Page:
“Okay, you two, you go ahead and yuk it up.” I hitched my bag up over my shoulder. “I’ll see you both later.”
in fact, i thought, as I headed back toward Schooner Wharf to admire the charter yachts of Key West, it had been good to see Nestor laughing like that, even if it was at my expense. The young man had sounded so somber when I’d received his first phone call. He was in a pretty bad spot, and he might find himself having to look for another line of work after this.
Maybe I should join him, I thought, as I walked down Greene Street, shoving my hands deep in the pockets of my sweatshirt. I had done a job recently that was now hanging over me like a threatening storm, only I didn’t know how to prepare for this one. That’s what had made me so quick to say yes to the opportunity to leave Fort Lauderdale for a while. My career just might be in need of salvage, too.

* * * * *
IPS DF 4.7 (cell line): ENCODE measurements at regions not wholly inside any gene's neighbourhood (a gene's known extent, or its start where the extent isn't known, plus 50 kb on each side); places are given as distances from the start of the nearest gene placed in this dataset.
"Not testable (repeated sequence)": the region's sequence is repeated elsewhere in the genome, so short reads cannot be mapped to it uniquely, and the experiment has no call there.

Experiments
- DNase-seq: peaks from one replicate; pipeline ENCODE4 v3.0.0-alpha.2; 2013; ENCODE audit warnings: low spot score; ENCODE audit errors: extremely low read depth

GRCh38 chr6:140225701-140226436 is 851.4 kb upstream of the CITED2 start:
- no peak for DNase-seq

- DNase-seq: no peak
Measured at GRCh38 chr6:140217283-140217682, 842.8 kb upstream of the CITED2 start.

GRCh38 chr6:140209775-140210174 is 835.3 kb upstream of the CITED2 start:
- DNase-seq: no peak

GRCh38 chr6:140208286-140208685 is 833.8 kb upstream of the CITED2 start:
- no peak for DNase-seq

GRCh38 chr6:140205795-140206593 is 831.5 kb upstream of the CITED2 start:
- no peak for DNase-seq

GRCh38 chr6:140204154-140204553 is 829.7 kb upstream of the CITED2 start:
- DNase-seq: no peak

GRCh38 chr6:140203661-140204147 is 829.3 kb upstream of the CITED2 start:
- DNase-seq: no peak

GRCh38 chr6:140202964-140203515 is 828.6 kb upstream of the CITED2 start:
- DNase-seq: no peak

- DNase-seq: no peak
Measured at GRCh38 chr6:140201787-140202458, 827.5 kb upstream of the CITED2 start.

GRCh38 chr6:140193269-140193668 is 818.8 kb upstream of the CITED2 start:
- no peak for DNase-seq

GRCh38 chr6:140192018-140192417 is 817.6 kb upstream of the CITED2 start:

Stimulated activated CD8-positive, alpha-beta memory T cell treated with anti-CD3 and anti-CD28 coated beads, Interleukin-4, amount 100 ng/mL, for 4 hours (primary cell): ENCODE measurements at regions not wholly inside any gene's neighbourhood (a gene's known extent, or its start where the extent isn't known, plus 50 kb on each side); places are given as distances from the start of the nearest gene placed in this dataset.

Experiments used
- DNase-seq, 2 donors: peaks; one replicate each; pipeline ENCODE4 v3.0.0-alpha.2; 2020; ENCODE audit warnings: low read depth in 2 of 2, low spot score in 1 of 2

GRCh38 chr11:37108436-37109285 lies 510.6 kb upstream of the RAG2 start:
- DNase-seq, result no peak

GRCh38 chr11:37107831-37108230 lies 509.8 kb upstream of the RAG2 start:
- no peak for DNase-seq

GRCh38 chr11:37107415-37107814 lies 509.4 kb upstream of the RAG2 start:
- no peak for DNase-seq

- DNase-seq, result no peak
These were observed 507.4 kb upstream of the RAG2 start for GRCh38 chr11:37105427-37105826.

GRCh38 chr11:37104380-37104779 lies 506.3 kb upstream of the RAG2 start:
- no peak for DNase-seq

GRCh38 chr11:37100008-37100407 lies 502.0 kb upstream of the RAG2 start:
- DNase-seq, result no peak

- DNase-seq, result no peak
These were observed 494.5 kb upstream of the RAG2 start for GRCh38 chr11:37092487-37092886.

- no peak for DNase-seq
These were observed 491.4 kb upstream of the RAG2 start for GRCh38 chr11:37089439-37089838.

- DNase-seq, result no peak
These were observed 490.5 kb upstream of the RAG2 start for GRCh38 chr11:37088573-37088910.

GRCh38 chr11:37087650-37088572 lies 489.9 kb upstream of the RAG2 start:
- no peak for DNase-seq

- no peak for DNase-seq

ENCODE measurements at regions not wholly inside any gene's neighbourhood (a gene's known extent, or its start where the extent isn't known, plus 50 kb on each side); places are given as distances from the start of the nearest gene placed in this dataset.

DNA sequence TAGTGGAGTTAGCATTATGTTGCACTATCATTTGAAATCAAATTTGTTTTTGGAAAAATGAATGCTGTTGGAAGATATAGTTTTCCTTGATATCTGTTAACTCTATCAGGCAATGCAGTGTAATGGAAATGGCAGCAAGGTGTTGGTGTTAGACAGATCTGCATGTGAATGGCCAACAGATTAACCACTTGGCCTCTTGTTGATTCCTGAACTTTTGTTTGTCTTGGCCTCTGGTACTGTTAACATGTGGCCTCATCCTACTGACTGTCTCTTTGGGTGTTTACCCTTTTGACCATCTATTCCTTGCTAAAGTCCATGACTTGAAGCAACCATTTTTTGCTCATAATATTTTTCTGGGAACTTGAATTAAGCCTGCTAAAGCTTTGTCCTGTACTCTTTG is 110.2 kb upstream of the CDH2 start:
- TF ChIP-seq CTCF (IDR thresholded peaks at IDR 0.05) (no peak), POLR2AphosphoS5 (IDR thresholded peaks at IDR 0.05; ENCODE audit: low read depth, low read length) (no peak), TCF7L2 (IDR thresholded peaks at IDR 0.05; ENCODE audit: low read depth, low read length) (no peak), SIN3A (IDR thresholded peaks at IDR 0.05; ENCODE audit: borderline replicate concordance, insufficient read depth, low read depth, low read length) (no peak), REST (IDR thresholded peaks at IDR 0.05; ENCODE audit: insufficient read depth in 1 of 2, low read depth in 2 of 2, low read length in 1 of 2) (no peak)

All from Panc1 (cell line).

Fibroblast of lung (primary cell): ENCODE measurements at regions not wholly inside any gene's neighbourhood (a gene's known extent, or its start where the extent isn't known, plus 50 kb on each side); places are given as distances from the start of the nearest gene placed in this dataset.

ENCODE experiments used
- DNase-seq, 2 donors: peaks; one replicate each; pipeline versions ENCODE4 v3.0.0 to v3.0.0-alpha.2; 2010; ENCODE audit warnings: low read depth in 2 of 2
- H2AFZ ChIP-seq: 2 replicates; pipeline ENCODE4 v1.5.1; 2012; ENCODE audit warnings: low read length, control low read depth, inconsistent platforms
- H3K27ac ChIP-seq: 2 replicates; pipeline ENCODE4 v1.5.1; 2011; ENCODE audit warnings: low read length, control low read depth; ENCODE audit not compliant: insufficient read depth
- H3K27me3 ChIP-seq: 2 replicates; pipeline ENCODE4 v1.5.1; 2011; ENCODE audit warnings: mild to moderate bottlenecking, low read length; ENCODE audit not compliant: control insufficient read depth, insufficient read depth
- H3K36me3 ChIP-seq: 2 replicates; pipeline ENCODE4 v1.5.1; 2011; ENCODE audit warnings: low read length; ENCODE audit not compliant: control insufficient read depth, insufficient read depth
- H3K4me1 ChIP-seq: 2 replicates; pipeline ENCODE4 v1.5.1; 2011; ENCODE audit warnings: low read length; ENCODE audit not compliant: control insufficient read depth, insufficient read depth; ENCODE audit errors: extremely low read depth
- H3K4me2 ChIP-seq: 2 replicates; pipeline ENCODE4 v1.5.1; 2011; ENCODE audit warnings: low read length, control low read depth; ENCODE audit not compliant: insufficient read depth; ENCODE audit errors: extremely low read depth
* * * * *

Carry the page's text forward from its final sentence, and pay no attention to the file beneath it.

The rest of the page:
There’s a reason why I normally don’t try to pick up distress calls on channel sixteen, I thought, as I settled onto a bench to watch the activity in Key West Bight Marina. There was once a time, back when my dad first built Gorda and he was one of only a couple of guys in the business, that he would answer every call that came up on the radio. But things had changed in recent years—changed drastically. As the yachts grew bigger and more expensive, the salvage and towing business became more lucrative, and dozens of companies had sprung up to try to cash in on the bonanza of idiots who could afford to buy boats but didn’t have the sense to get any kind of training to run them. There was Sea Tow, Offshore Marine Towing, Cape Anne Towing, Ocean Towing, Big Tuna Salvage—the list went on and on.